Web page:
According to CNN, the amount of screen time for an average American has reached 10 hours a day. That’s tremendously bad news for your eye health as this means that computer eye strain, not a poor-quality makeup is your main enemy. The good news is that there are ways to relieve that strain quite effectively, but they’ll require dedication and even some equipment changes.
5 Effective Tips for Computer Eye Strain Relief
- Improve your lighting
Note that the exact configuration of lights is a matter of personal preference and comfort. However, it’s essential to keep the ambient lighting less bright than the screen. This means using drapes to block out direct sunlight and removing too-bright fluorescent lights. Covering the windows will also help you reduce the glare, which is another source of computer eye strain.
The main source of light (window, lamp) should be located to the side of the screen, instead of directly above, in front of, or behind it. If you have an opportunity to do this, install floor lights that provide light in the spectrum similar to sunlight.
- Choose the right display settings
Like lights, your personal settings should be dictated by your own comfort. If you have to spend many hours watching the screen, especially working with high-contrast applications (readers and word processors), lower the brightness. You should have it at about the same level as your immediate surroundings or a little bit higher.
The ‘color temperature’ of the screen can have a big effect on computer eye strain relief. Think of how ‘cold’ and ‘warm’ colors match different skin types. Well, ‘cold’ blue light increases the strain on your eyes because it’s short-wavelength. Red-orange light is more comfortable for long-term comfort. The screen ‘color temperature’ can be adjusted through display settings available on the Control Panel of your operation system.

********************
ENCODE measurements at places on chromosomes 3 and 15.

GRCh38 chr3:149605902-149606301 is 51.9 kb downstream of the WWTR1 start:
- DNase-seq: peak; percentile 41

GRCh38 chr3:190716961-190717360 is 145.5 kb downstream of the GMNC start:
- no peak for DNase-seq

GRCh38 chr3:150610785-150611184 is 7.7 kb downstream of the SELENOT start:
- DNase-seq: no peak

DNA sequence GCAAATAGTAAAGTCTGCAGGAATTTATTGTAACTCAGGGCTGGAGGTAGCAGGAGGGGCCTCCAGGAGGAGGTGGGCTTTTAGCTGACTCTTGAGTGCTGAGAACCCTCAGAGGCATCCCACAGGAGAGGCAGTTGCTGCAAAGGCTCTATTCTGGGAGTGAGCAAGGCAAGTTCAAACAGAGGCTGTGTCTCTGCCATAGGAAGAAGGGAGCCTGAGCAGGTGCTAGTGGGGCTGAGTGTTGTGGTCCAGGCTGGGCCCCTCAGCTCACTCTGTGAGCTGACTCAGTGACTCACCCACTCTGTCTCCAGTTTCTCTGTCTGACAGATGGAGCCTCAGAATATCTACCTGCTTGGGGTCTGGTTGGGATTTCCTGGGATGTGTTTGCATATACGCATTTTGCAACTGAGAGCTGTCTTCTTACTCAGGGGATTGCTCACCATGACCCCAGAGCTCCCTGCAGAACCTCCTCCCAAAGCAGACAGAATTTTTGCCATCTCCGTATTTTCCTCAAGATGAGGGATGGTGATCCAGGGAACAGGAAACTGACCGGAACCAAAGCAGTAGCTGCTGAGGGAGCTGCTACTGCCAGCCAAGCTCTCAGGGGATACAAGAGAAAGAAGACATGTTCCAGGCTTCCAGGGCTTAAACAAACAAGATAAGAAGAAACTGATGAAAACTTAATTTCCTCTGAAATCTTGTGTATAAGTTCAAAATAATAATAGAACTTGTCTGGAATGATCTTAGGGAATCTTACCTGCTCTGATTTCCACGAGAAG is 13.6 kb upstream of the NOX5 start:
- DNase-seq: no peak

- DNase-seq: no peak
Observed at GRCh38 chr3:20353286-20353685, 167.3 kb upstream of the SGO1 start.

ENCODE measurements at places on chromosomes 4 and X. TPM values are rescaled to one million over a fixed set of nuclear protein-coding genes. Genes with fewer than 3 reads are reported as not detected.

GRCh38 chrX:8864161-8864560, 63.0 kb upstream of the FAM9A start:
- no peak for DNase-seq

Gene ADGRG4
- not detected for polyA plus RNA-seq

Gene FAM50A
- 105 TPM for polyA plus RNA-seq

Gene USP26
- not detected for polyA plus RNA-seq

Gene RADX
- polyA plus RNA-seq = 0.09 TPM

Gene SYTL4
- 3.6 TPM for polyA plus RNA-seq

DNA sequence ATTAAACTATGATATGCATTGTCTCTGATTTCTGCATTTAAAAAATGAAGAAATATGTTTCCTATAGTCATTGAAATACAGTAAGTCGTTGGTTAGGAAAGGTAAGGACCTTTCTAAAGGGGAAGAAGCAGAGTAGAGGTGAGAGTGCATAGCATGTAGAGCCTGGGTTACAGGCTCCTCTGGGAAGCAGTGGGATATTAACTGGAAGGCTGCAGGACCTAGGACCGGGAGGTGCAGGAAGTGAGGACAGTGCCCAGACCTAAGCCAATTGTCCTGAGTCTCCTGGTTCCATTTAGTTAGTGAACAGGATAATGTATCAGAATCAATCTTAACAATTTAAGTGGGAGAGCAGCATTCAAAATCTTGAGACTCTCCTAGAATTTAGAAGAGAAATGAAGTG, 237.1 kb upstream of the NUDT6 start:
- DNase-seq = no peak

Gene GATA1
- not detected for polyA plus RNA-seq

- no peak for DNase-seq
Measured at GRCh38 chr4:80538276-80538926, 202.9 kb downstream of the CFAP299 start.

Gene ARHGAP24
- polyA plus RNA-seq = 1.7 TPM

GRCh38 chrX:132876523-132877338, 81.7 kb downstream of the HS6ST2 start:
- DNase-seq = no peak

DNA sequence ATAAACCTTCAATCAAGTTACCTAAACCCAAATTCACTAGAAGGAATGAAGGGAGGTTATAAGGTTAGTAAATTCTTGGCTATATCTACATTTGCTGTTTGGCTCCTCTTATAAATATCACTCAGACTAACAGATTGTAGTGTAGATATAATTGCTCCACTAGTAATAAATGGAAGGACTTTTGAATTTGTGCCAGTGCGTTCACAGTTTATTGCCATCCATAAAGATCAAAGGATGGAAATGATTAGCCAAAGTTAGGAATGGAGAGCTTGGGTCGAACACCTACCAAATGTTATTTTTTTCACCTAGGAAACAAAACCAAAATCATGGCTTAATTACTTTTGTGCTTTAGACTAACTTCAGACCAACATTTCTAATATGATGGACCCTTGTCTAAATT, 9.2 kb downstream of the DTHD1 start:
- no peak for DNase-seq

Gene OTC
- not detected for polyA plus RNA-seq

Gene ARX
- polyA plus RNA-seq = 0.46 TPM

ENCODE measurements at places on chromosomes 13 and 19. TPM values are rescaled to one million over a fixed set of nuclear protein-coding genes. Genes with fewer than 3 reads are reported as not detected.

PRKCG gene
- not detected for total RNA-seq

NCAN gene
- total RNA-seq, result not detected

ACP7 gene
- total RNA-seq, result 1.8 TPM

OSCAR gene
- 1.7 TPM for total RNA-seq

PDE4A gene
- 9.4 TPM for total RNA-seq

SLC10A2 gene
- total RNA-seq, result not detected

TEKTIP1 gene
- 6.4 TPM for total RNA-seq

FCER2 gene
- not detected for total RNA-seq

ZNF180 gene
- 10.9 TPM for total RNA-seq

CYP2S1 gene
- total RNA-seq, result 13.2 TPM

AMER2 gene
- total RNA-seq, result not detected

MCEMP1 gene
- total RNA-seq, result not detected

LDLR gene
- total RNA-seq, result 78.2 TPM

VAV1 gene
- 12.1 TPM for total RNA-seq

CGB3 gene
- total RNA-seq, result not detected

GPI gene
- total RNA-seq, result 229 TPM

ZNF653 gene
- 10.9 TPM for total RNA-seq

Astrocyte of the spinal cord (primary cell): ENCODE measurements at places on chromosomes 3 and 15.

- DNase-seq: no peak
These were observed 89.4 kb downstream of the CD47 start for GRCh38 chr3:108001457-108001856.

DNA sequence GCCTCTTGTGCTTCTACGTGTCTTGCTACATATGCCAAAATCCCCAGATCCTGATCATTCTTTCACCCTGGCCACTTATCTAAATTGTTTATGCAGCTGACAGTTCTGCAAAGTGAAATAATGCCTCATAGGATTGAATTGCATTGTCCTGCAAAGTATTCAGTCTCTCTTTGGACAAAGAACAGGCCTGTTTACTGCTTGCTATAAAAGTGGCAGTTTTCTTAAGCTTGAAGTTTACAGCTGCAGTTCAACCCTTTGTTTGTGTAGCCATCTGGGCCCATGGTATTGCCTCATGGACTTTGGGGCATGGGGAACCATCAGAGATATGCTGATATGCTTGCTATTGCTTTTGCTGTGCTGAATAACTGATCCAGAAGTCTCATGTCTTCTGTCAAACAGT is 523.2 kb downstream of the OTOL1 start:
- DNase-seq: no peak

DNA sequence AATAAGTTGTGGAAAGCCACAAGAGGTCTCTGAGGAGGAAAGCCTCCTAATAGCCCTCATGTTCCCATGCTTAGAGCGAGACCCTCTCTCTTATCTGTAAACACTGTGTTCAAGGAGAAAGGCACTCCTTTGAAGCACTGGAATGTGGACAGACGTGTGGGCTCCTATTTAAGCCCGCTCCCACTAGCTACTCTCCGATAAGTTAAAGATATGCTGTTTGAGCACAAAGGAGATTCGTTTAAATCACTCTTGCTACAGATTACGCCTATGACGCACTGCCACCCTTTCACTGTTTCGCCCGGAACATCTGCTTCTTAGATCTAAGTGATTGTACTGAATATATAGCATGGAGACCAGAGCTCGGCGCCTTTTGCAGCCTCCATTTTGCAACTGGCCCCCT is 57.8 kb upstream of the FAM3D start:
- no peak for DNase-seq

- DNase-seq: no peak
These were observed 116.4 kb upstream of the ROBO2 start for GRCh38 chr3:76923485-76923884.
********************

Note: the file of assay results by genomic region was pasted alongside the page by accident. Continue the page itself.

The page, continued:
- Embrace the 20-20-20 rule
Professional optometrists advise a simple 20-20-20 rule that can not only help with computer eye strain relief. It’s also an effective prevention against blepharitis and dry eye syndrome. Both these conditions can be caused by extended screen time because focusing on the display reduces your blinking. This means your eyes don’t get ‘oiled’ well enough and can become inflamed.
The 20-20-20 rule states that you should look at something 20 feet away for 20 seconds every 20 minutes of screen time. There’s no need to measure the exact distance to the object, but the point is to look at something quite a bit away. Studying the world outside your window will be a good choice. If you wear glasses, be sure to take them off for occasional breaks.
- Adjust your workstation
Switching from printed text to screen causes an extra level of computer eye strain. If your job demands this, make some kind of setup that will allow you to place printed pages on the same level as the screen. Also, adjust lights and display brightness to the point where they are about the same level.
Don’t forget about your posture as well. To ensure maximum comfort and health, your screed should be located about 20-24 inches away and right in front of you, so you don’t have to tilt your head to see it.
- Use protective eyewear
Buying a pair of glasses with specialized lenses is one of the most efficient tools for long-term computer eye strain relief. However, they don’t work out for everyone, so you’ll need to judge whether to stick to them based on your personal comfort level. Note that in some cases, regular sunglasses can do the trick, as long as they have top-quality anti-glare lenses.
In the digital world of today, not using computers, smartphones, and other gadgets with screens is nearly impossible. So, the best you can do is to do everything within your power to reduce the computer eye strain.